Dave Lombardo Credits Jeff Hanneman’s Punk Influence For Slayer’s Evolution

Dave Lombardo recently made a visit to Amoeba Music in Hollywood for a new episode of ‘What’s In My Bag?’ While sifting through records, Lombardo shed light on a vital piece of Slayer’s history – the pivotal role of Jeff Hanneman in shaping the band’s evolution with his affinity for punk music.

During his nostalgic trip to Amoeba Music, Lombardo picked up The Germs album ‘(MIA) The Complete Anthology.‘ While doing so, he shared that it was actually Hanneman who introduced him to The Germs and other influential punk bands such as Dead Kennedys, GBH, The Exploited, and Wasted Youth. He candidly expressed that these bands, surprisingly to some, fueled the evolution of Slayer.

Providing more context, Lombardo elaborated that Slayer, before their first album, resembled a typical metal band, belting out covers of Judas Priest and Iron Maiden. However, a noticeable shift occurred which Lombardo attributes to Hanneman’s influence. Their sound took a distinctive turn, propelling them towards becoming a pioneering thrash metal band. According to Lombardo, this particular album is a kind of musical chronicle of those transformative early days of Slayer.

Here is what Dave Lombardo said about The Germs’ ‘(MIA) The Complete Anthology’:

“Jeff Hanneman from Slayer, rest in peace, he turned me onto The Germs as well as all these other punk bands, like Dead Kennedys, GBH, The Exploited, and Wasted Youth. Those bands, believe it or not, fueled the evolution of Slayer.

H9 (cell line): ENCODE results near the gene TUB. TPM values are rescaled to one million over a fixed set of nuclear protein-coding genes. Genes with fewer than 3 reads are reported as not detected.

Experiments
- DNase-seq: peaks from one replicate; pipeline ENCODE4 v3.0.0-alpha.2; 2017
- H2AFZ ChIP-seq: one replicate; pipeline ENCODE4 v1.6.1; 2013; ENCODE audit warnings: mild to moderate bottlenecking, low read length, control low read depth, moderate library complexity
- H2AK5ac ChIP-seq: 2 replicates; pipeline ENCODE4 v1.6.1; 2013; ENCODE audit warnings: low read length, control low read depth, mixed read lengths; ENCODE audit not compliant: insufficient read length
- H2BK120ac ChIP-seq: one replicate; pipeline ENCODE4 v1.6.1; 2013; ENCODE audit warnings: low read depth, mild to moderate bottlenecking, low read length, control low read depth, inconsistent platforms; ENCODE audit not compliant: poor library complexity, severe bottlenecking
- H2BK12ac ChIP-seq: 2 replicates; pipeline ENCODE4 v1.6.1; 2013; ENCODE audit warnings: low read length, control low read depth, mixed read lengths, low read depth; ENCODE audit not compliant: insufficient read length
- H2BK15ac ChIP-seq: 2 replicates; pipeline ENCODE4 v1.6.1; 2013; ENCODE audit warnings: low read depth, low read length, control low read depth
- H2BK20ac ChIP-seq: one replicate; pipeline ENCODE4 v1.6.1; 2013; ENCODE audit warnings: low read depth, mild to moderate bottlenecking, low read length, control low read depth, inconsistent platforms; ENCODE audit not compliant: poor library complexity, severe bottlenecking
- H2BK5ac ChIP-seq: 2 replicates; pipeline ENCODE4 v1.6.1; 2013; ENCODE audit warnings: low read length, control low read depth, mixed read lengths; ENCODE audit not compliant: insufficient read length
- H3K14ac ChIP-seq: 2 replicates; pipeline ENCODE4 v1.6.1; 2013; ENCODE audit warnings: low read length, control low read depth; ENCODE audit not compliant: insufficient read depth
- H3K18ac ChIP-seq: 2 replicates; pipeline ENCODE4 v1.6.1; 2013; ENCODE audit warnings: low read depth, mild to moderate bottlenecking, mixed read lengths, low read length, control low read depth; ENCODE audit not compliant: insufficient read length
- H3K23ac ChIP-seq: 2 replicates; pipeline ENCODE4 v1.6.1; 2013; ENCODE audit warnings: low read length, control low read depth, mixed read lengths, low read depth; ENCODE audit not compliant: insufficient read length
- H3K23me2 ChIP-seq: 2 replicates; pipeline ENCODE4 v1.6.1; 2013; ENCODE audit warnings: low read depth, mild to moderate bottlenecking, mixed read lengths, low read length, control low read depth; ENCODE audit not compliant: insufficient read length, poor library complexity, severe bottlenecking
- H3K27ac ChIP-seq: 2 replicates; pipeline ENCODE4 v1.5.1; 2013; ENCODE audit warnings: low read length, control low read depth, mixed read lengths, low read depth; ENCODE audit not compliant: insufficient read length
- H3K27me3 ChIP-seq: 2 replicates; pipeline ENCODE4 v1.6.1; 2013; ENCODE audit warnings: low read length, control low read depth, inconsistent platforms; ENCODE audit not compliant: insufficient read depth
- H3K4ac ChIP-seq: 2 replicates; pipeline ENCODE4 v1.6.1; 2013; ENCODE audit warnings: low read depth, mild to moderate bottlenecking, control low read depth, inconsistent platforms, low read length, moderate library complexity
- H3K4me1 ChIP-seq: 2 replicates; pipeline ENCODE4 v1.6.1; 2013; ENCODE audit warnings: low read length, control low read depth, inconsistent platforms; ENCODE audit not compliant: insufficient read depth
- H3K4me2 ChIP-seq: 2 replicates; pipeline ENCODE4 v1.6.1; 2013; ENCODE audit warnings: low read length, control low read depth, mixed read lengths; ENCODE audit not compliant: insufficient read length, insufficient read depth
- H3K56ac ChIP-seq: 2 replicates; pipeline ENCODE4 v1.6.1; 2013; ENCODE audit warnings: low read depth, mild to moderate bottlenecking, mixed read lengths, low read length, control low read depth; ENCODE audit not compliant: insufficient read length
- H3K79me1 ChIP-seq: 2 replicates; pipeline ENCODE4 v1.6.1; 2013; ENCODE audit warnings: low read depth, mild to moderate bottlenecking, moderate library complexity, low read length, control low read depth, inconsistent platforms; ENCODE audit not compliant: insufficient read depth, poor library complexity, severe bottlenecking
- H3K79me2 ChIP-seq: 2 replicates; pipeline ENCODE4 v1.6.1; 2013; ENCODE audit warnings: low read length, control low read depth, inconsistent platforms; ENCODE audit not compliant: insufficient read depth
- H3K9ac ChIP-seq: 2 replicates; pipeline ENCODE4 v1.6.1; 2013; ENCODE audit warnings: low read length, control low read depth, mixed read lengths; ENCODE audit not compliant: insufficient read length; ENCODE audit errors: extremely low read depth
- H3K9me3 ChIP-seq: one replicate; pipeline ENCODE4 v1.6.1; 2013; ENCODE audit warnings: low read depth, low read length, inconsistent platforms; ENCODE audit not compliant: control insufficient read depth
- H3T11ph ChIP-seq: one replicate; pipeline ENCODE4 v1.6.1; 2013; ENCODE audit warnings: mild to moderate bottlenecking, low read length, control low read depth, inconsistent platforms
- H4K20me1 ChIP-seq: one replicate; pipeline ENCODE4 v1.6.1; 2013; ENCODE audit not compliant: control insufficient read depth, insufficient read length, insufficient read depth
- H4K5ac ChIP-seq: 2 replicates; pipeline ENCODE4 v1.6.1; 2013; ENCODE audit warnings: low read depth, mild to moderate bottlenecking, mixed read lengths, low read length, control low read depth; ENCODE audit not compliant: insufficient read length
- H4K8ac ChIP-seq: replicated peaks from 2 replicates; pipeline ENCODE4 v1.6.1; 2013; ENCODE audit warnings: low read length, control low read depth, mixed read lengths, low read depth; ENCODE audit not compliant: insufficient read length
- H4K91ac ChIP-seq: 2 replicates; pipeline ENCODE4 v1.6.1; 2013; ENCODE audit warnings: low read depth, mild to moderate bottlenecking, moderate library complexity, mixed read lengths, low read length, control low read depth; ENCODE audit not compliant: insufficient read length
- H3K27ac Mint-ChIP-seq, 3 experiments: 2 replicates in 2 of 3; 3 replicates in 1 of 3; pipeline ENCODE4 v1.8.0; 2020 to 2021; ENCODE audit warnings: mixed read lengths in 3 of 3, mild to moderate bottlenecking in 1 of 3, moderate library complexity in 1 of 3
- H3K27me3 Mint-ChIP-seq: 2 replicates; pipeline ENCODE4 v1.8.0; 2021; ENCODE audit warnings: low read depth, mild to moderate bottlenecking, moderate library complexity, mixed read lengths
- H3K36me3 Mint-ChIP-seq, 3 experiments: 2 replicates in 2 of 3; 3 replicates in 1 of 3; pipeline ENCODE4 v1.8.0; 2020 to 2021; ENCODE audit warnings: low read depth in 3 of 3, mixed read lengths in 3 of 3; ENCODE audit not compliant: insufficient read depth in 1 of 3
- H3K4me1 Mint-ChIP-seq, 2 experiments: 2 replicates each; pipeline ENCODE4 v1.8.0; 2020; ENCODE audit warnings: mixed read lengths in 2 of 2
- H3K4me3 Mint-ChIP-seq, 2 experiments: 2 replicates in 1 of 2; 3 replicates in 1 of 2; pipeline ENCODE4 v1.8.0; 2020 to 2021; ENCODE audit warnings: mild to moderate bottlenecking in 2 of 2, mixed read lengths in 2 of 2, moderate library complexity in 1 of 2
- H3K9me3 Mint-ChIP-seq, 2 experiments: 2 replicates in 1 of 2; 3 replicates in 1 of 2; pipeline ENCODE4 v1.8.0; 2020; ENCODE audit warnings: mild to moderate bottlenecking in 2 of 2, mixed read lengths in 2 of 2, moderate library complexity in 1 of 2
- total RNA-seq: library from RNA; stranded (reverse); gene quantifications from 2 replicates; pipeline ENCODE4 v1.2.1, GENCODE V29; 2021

When we first started, before our first album, we were just a typical metal band playing Judas Priest covers and Iron Maiden. But something happened, and I attribute that to Jeff’s involvement. This was definitely the soundtrack to those early days. Slayer quickly changed into a thrash metal band shortly after being influenced by a lot of punk bands. So, this is another essential.”

It’s clear that Jeff Hanneman played a fundamental role in Slayer’s journey. His introduction of punk rock to the band catalyzed a significant transformation in their sound, and by extension, their identity. Had it not been for Hanneman’s involvement, Slayer might have remained a cover band, paying tribute to the giants of metal, instead of becoming innovators themselves.